The selection committee for the Pro Football Hall of Fame class of 2016 has narrowed the list down to 25 athletes.
Five of the 25 are former Rams players, and four of them were former members of the “Greatest Show on Turf”.
They are: OL Orlando Pace, WR’s Torry Holt and Issac Bruce, and QB Kurt Warner.
The other is former Rams’ linebacker Kevin Greene.
Greene was drafted in 1985, and would eventually play 15 seasons in the National Football League. Of those 15 seasons, eight of them were with the Rams. He finished his long career with 160 total sacks, which is ranked in the top five in NFL history, and the most ever by a linebacker.
Pace, 40, was drafted with the first-overall pick in the 1997 in the NFL Draft by the St. Louis Rams (who acquired the pick from the New York Jets). He was the first offensive lineman since Roy Yary in 1968 to be the first overall pick in the draft. He signed a seven-year, $29.4 million dollar deal and played in 13 games during his rookie season. He was named as a Pro Bowl alternate the following season.
His biggest season came in 1999. Leading the offensive line (along with right guard Adam Timmerman), Pace played in 896 of 994 offensive plays ran by the high-octane offense St. Louis possessed, as he went to his first Pro Bowl, as well as First-team All-Pro.
A perennial player known for his durability as well (he started 154 consecutive games), Rams’ quarterbacks threw for more than 3,000 yards in all 12 of his NFL seasons, seven different quarterbacks eclipsed the 3,000-yard mark in a season, including three times surpassing the 4,000-yard mark, and blocked for seven 1,000-yard rushers (namely Marshall Faulk and Steven Jackson).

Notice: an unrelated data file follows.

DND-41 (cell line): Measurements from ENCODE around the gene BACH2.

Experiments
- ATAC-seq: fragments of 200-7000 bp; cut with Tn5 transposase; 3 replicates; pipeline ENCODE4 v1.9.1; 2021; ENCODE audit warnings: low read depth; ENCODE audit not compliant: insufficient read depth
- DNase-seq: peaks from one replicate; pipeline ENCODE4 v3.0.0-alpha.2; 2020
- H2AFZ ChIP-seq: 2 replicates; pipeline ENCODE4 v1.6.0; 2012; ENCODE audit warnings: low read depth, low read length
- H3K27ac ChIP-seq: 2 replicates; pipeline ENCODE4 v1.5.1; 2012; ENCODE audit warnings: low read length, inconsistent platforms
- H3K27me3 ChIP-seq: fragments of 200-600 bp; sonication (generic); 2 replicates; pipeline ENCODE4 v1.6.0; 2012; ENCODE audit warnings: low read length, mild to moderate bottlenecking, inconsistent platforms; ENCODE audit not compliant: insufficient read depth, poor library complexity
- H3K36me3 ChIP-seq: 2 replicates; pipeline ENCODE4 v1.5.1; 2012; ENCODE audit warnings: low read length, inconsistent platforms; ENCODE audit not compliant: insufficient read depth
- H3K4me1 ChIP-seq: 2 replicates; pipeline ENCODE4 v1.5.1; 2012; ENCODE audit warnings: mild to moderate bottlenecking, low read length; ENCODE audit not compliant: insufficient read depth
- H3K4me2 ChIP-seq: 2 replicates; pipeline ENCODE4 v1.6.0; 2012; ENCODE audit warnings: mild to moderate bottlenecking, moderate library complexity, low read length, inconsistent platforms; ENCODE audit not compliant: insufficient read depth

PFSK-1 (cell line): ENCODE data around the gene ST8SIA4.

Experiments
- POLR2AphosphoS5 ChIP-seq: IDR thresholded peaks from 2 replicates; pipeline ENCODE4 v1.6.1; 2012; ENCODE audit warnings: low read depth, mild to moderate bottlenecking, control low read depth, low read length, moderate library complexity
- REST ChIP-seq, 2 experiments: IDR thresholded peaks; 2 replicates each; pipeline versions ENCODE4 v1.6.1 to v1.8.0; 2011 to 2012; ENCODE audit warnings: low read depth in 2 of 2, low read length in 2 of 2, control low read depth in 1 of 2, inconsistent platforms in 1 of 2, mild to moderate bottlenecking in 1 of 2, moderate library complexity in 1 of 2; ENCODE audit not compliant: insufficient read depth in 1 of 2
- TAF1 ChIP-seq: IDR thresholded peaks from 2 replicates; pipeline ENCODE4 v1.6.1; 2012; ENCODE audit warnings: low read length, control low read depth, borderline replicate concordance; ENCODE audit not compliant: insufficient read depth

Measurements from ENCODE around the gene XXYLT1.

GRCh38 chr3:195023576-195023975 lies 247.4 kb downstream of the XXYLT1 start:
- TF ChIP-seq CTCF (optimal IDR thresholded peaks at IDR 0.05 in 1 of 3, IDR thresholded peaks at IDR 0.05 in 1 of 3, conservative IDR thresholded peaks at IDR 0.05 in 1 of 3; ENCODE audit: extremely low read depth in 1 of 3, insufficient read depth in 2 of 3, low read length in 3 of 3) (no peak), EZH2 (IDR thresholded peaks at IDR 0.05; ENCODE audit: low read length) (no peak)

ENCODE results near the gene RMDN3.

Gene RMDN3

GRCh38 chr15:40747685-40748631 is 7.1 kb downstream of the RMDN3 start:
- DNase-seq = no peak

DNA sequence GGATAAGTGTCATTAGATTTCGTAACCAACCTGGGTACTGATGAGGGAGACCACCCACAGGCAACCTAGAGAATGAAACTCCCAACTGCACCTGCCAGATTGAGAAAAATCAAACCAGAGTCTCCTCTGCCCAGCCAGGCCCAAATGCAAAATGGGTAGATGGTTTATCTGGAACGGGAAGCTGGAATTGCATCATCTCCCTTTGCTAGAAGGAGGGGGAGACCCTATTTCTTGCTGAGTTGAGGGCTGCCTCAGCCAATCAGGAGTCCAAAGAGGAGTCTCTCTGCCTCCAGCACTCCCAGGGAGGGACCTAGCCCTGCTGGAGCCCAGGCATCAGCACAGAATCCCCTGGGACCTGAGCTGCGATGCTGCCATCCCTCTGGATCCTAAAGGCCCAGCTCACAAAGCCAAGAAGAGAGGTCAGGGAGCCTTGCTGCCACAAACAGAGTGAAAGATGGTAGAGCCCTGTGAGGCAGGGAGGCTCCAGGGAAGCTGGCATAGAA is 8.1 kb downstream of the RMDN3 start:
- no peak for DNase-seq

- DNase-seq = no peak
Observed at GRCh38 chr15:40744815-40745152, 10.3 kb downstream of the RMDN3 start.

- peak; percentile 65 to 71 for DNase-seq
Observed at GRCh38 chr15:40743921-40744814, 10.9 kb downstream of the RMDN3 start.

He retired following the 2009 season.
Next there’s Holt. Drafted by the Rams in the 1999 NFL Draft with the number six pick, Holt was a part of a star wide receiver corps along the likes of Bruce, Ricky Proehl, and Az-Zahir Hakim. In his rookie campaign, Holt accumulated 53 receptions, 788 total yards and six touchdowns as the Rams scored over 500 points for the first time in franchise history.
For six consecutive seasons (2000-2005), Holt reached the 1,300 yardage mark, a then-league record, establishing himself as arguably the top receiver (at least top three) during the mid-2000’s. Holt had 868 receptions for 12,594 yards. In the history of the St. Louis Rams, the wide receiver ranks in second place, right behind Bruce in not only career receptions (869), but yards receiving (12,660), as well as third in touchdowns (74) and all-purpose yards (12,732).
Following stints with Jacksonville and New England (albeit only on the practice squad), Holt retired following the 2010 season.
As far as “The Reverend” is concerned, Bruce was the last active Los Angeles Rams player when he retired in 2010. Drafted in the second round in the 1994 NFL draft, Bruce only had three touchdowns and 272 receiving yards in his rookie campaign, but his fortunes would soon chance forever. The following season, he had nearly 1,800 receiving yards (1,781 total yards, a career high) and 13 touchdowns.